Why Cut Back on Fertilizer?

Published on: 05:25AM Jul 30, 2008
Vance Ehmke

Since well before fertilizer prices really started going up, we’ve been doing systematic and intensive soil testing to cut back on how much fertilizer we’ve been using.

And while we’ve been very successful in making big cuts in usage, I’m beginning to think we would have been dollars ahead if we had never conserved at all.

No, it’s not because we hurt ourselves on yield because we put on less than adequate amounts of fertilizer. We made sure that didn’t happen—especially with nitrogen. Instead of just looking at the nitrogen in the 0- to 8-inch profile, we’ve been going down in an 0- to 20-inch range.

And, of course, after years of more than adequate fertility programs, we had money in the bank—and we’ve been withdrawing that recently.

So without any change in yield goal, we’ve been able to cut N use in half on many fields. In cases, we’ve been able to eliminate N altogether on our dryland wheat production.

But did we screw up by cutting back?

Because of the almost insane rate of inflation in cost of nitrogen fertilizers—more than doubling in the past year—here’s another way of looking at what we did: yes, we were able to cut back on buying $450/ton anhydrous. But today, we have to replace those tons with anhydrous costing $l000/ton!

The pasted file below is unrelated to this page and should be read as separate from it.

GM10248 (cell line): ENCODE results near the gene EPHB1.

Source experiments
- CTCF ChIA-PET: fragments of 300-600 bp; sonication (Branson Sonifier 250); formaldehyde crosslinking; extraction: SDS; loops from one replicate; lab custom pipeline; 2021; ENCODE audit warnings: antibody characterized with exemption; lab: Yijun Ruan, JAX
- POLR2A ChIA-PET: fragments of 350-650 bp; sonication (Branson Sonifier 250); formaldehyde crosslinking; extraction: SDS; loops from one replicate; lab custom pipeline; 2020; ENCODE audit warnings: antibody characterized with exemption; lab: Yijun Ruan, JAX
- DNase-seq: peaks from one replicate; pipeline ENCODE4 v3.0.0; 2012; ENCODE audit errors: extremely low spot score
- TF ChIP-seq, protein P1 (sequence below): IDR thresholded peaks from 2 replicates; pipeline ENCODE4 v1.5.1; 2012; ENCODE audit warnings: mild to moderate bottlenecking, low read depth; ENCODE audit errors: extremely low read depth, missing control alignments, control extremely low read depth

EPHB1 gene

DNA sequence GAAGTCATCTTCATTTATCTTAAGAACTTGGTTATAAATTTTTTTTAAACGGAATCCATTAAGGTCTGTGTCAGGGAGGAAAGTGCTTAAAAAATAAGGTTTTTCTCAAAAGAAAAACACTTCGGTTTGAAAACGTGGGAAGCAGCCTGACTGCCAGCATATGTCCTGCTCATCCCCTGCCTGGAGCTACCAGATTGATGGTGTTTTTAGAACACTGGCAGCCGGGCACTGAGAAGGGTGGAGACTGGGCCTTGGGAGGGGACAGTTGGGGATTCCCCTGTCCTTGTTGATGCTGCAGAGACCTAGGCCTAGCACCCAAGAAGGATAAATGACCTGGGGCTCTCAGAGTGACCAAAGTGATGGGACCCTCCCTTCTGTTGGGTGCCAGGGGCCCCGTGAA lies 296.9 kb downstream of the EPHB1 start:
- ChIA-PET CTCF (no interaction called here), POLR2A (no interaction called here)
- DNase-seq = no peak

And who knows where fertilizer prices will peak out?

In the past year, anhydrous has gone from $450/ton to $l000. Where will it be a year from now?

To make matters worse, these are great income years—and we’re literally struggling to find places to spend money. Additional fertilizer deductions last year would have saved a ton of money in taxes.

So in looking back, maybe it’s a mistake cut back.

And finally, here’s your words of wisdom for the day: Eat one live toad the first thing every morning, and nothing worse will happen to you for the rest of the day.
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